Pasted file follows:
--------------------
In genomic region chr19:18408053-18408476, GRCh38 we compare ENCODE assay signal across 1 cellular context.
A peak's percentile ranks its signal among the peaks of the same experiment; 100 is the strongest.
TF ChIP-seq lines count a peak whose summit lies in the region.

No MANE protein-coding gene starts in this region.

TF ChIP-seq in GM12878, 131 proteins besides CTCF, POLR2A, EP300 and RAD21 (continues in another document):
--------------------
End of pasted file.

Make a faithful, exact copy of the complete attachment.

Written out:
In genomic region chr19:18408053-18408476, GRCh38 we compare ENCODE assay signal across 1 cellular context.
A peak's percentile ranks its signal among the peaks of the same experiment; 100 is the strongest.
TF ChIP-seq lines count a peak whose summit lies in the region.

No MANE protein-coding gene starts in this region.

TF ChIP-seq in GM12878, 131 proteins besides CTCF, POLR2A, EP300 and RAD21 (continues in another document):